This is documentation for Mathematica 5, which was
based on an earlier version of the Wolfram Language.
View current documentation (Version 11.2)

Documentation / Mathematica / The Mathematica Book / Advanced Mathematics in Mathematica / Numerical Operations on Data /

3.8.3 Approximate Functions and Interpolation

In many kinds of numerical computations, it is convenient to introduce approximate functions. Approximate functions can be thought of as generalizations of ordinary approximate real numbers. While an approximate real number gives the value to a certain precision of a single numerical quantity, an approximate function gives the value to a certain precision of a quantity which depends on one or more parameters. Mathematica uses approximate functions, for example, to represent numerical solutions to differential equations obtained with NDSolve, as discussed in Section 1.6.4.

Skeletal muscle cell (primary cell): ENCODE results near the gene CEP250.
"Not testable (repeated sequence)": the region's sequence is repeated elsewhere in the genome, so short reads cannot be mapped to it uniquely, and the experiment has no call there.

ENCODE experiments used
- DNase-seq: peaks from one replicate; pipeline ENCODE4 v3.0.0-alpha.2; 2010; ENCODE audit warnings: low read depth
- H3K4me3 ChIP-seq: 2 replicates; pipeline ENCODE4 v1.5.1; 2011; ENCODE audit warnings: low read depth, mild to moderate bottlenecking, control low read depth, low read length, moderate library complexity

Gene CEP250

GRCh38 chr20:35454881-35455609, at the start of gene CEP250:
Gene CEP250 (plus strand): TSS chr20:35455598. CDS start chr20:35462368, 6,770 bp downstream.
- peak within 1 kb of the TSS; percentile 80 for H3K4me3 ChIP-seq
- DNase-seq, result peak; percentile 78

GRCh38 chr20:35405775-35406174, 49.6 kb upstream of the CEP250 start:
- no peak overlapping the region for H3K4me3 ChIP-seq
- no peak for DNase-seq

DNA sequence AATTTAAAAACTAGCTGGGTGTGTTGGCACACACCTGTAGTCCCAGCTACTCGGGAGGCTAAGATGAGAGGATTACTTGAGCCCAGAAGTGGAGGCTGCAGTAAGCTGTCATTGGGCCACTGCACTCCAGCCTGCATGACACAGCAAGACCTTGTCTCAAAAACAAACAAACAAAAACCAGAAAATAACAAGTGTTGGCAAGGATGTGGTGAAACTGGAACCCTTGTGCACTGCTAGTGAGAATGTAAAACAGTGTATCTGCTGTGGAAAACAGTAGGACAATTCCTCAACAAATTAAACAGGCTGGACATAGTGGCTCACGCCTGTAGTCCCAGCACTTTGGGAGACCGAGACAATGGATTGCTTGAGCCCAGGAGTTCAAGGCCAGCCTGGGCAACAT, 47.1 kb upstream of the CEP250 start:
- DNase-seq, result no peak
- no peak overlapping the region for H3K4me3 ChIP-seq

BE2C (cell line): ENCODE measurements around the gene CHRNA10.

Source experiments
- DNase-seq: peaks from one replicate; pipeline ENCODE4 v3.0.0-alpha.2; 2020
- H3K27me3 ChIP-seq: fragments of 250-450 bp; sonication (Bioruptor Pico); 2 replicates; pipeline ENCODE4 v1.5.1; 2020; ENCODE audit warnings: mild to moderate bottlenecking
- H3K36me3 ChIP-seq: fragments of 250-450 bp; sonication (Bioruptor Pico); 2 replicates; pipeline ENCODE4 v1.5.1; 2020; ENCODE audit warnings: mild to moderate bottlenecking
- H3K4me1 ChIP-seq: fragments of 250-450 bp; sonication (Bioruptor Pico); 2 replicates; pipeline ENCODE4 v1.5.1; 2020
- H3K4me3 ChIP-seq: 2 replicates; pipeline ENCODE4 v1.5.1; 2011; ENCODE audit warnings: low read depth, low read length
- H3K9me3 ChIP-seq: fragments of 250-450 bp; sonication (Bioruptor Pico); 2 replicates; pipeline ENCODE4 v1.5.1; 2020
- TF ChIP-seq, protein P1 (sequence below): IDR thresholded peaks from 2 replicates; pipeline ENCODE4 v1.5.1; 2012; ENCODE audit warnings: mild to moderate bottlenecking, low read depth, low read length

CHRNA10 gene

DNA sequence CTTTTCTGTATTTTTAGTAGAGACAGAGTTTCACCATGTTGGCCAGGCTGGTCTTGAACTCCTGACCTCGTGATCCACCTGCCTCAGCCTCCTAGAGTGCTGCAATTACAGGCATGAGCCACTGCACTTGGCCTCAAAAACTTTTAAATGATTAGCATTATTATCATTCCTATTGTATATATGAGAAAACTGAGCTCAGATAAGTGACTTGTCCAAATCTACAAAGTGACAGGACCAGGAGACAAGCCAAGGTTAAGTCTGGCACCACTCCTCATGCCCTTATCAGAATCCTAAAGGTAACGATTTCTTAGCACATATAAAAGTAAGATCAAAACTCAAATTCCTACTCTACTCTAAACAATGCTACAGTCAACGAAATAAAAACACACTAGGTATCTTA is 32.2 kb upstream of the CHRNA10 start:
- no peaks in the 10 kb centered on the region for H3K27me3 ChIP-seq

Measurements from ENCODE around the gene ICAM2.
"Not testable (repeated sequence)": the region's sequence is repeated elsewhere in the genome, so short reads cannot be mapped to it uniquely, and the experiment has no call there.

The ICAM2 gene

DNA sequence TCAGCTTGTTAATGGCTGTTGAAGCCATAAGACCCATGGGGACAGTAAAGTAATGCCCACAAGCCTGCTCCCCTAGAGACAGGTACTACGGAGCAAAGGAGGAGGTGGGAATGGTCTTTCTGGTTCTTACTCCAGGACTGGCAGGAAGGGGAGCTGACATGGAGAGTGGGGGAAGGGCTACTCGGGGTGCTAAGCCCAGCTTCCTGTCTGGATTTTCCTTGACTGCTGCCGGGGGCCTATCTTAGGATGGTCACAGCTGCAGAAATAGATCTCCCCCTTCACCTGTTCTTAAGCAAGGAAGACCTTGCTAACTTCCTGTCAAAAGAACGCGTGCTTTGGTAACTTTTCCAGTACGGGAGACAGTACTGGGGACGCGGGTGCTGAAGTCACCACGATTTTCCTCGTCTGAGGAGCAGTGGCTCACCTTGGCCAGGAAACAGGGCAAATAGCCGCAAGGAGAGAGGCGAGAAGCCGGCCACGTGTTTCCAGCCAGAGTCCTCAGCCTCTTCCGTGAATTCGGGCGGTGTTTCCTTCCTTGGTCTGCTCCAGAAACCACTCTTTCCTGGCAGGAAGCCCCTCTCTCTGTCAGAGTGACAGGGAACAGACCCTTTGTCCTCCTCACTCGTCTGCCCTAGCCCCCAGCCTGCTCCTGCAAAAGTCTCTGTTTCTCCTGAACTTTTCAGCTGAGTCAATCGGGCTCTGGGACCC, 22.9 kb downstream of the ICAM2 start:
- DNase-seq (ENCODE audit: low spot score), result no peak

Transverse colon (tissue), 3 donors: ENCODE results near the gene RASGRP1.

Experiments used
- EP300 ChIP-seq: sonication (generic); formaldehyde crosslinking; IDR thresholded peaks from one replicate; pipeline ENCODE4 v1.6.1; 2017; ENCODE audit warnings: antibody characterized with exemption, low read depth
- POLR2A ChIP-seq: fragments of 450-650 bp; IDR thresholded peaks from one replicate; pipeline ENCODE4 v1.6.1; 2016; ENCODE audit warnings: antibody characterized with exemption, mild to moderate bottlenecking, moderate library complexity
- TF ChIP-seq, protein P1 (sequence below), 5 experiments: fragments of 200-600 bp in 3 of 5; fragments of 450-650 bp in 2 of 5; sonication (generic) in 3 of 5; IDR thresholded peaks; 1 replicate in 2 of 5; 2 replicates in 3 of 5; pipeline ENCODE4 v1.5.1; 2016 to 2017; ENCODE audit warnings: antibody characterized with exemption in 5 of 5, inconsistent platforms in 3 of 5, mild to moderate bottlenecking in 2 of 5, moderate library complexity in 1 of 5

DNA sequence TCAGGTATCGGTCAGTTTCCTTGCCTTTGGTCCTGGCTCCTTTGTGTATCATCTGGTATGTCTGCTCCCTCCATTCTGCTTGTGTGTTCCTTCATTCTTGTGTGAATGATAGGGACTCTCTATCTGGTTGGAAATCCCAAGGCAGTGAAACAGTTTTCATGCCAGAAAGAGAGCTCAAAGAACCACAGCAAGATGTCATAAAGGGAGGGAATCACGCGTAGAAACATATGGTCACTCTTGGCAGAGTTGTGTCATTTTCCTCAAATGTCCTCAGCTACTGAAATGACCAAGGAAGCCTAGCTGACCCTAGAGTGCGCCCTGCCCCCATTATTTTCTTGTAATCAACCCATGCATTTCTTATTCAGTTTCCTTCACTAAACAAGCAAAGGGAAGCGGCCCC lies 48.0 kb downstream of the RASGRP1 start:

Approximate functions in Mathematica are represented by InterpolatingFunction objects. These objects work like the pure functions discussed in Section 2.2.5. The basic idea is that when given a particular argument, an InterpolatingFunction object finds the approximate function value that corresponds to that argument.